More on Disengagement

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7 Responses

  1. Hanan says:

    “those being uprooted from Gaza are still in the role of Yitzchak Avinu on the way to the Akeidah.”

    What? We are now actually comparing them to a person that we consider holy? That they are actually being sacrificed for some reason that it is above our understanding? These people are not holy and they are not being sacrificed. Im indeed a fan of Cross-Currents but I can’t say that I am pleased to see that it has become a medium for “Anti-Disengagment Propaganda.” Never once have I heard on this site about the fanatic residents in Gush Katif that threaten Suicide if they taken out of their homes. How does that go along with Jewish values? The Suffering of the Residents of Gaza? What about the suffering of those that need to leave their homes in the West Bank. Did we forget about them. And then the whole shpeel about the lack of Civil Rights given to those people in Gaza. You are obviously using this as a means to get some MORE simpathy from your readers. Civil liberties are an issue and a problem with everyone not only the poor settlers.

  2. Netanel Livni says:

    I am surprised that a post like Hanan’s got through. These are people that were fulfilling the mitzvah of Yeshuv Eretz Yisrael MeHadrin min HaMehadrin. They exemplify a type of misirut nefesh that we have not seen in ages. They have created model communities. They have a tremendous amount of Torah learning and the Gush is home to some of the greatest young talmidei chachamim and masmidim alive today, especially Rav Shmuel Tal shlit”a (see that approbations for Tal Chaim which included enthusiastic haskamot from gedolim across the entire spectrum of the Torah world).

    The people in the gush also create a buffer between the Arabs of Aza and the Jewish cities in the southern Negev. What will all of those who support this crime say when Kassam rockets start falling on Ashkelon? These are Holy Jews and Hanan’s comment reflects neither rachamim, baishanut, or gemilut chasadim.

  3. Hanan says:


    You missed my point. It was regarding comparing what they are going through to Yizthak Avinu. In fact, you missed the whole thing. I specifically referred to the fact that C-C does not look at the suffering of others as well such as people that have to leave their West Bank homes. Why not talk about them, is it cause you say, they are not Talmidei chachamim? What about all the other settlements in Gaza that are being dismantled. Are they all talmedei chachamim? Do you feel sorry for them as well? Cause I sure have not read anything about that. And all of a sudden talk about their Civil Rights. Im not condonning ANYONES civil liberties to be trampled on. But its funny to me to bring up that topic and use as if now we should feel even more for their suffereing. If an Arabs civil liberties are trampled on will there be a post on that here? Its also funny that we even talk about Civil liberties considering its the Government that has given them these Civil Liberties in the first place. If you want to talk about democratic ideas such as civil liberties at least realize that this democratically elected gov’t that is telling them to leave, is also the democratically elected gov’t that gave them the land in the first place and also (coincidentally) the same democratically elected gov’t that gave them these Civil Liberties.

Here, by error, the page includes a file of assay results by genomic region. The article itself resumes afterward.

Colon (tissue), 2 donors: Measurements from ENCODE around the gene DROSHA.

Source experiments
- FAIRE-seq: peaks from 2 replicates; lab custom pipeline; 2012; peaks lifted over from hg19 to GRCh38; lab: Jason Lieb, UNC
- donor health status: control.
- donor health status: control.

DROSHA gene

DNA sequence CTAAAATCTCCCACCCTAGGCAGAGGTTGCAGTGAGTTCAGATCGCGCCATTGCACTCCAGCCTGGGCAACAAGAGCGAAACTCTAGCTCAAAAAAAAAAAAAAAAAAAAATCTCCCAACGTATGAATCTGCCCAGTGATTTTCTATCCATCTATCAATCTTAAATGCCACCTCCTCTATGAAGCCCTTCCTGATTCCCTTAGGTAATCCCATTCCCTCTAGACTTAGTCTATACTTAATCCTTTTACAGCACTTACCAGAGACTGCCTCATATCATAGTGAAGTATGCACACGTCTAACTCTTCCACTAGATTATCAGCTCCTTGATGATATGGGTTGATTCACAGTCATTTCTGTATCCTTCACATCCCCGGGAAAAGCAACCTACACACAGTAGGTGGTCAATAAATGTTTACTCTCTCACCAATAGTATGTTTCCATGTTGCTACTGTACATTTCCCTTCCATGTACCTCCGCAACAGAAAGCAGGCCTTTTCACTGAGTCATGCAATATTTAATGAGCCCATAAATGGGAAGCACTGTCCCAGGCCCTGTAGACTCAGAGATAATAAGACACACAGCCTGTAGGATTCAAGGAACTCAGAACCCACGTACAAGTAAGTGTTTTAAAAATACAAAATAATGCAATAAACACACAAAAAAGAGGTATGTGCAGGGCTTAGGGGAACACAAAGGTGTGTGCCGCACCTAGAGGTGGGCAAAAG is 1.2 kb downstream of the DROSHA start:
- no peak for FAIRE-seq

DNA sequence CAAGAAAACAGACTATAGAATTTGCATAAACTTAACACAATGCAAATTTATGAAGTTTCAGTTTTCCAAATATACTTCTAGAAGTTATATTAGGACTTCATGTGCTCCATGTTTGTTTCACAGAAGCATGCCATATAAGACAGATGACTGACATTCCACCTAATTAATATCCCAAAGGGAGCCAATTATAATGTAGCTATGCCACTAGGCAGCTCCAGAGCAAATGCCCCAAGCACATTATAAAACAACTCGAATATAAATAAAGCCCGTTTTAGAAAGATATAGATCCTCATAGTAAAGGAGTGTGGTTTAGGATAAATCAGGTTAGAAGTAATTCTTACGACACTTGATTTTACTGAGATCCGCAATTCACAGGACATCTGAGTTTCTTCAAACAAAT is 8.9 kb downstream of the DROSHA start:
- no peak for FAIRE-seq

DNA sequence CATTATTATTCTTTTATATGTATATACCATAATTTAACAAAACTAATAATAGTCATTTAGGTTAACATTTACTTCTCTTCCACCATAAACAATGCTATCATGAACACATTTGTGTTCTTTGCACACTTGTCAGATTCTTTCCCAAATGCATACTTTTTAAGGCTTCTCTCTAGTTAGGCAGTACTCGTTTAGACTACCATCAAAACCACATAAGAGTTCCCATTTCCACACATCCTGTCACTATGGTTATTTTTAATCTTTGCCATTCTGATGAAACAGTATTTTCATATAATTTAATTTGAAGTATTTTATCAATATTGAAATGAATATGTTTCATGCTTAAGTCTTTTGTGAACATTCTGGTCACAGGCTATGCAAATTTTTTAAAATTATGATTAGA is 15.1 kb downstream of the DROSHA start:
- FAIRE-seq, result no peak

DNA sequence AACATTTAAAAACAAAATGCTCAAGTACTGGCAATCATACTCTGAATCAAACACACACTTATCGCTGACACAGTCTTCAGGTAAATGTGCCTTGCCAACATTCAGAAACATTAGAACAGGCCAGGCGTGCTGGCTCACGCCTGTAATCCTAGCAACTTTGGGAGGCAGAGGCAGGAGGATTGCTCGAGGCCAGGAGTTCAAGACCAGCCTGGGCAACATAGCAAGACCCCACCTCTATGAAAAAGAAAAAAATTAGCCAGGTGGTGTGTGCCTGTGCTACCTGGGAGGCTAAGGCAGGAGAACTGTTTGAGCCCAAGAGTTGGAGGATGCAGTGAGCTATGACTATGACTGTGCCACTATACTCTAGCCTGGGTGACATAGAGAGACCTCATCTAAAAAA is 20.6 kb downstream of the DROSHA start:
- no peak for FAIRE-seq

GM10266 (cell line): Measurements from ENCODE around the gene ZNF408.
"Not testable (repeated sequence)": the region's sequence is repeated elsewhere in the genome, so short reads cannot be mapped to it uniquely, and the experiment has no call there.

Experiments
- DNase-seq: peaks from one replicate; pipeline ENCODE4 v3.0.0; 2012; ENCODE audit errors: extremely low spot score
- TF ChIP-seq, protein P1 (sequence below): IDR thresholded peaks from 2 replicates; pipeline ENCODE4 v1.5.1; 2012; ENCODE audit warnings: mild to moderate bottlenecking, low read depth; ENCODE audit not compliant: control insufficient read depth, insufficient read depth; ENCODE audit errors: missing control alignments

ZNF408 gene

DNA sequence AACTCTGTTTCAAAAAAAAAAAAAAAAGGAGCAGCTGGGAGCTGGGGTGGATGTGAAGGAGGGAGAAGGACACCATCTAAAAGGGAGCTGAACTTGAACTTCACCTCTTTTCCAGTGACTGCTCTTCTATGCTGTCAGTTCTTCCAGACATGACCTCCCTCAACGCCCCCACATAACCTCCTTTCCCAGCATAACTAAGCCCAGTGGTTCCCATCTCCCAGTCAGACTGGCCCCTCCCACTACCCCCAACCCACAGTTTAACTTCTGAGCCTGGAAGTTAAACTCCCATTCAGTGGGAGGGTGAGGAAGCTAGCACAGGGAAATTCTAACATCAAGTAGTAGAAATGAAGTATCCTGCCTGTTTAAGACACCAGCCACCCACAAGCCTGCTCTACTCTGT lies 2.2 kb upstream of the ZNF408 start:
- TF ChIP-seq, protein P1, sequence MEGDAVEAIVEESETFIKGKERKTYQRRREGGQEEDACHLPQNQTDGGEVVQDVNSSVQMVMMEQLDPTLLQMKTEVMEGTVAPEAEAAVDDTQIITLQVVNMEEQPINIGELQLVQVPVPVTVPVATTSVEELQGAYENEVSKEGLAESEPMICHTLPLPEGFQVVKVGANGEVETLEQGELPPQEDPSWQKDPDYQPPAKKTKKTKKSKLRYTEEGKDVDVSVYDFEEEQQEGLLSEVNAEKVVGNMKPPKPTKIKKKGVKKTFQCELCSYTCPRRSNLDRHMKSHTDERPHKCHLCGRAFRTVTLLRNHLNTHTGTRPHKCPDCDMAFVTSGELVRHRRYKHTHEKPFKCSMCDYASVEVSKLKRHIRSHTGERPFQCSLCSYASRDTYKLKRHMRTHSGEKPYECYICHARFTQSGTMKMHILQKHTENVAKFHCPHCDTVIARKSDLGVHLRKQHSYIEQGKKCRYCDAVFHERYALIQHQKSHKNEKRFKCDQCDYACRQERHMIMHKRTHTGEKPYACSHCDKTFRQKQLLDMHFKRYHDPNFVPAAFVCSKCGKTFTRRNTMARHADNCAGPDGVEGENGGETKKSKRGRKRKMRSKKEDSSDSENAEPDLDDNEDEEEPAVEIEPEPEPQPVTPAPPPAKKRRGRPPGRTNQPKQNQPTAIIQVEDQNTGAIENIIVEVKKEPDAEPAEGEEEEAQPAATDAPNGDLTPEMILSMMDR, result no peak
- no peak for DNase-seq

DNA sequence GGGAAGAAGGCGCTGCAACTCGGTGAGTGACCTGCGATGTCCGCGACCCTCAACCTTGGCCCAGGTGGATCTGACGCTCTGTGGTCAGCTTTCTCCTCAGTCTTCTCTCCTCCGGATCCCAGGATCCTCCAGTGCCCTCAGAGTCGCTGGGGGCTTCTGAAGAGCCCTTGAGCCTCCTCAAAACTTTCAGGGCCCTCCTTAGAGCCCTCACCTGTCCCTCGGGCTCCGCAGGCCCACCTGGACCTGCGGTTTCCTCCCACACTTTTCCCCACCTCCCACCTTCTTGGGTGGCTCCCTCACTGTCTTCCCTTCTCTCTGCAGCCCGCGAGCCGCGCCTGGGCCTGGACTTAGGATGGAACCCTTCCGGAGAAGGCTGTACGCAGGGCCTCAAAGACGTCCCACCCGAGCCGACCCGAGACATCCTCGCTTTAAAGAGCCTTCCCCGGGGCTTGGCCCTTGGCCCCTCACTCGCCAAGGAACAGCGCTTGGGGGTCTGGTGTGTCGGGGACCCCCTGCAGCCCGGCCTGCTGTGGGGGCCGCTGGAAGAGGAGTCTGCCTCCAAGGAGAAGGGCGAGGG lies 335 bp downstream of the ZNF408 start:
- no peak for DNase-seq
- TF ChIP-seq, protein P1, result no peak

By the way, can you explain to me how Gush Katif is a buffer between the Arabs of Aza and Jewish Cities of the southeren Negev. From maps that I see, Gush Katif is located near the egyptian border near the southern end along the beach. How exactly is it a buffer zone in between Rafah and Khan Yunis and the Jewish cities of the Negev?

    “What will all of those who support this crime say when Kassam rockets start falling on Ashkelon?”

    Ashkelon is north of Gaza, how would Gush be a buffer zone in the first place. I have friends in Sderot that have been bombared with Kassaming. I don’t think that Gush Katif has been doing such a great job of being a buffer zone there.

  4. Netanel Livni says:


    who is talking about civil rights? I am talking about Jewish rights and Jewish souls. Souls that are intrinsically holy whether or not they are talmidei chachamim and souls that I feel for much more than I ever could for an Arab simply because they are my brothers and not my enemy. The level of sympathy leftists like you feel for the enemies of the Jewish people and the level of disdain you show with every word for your own brothers astonishes me.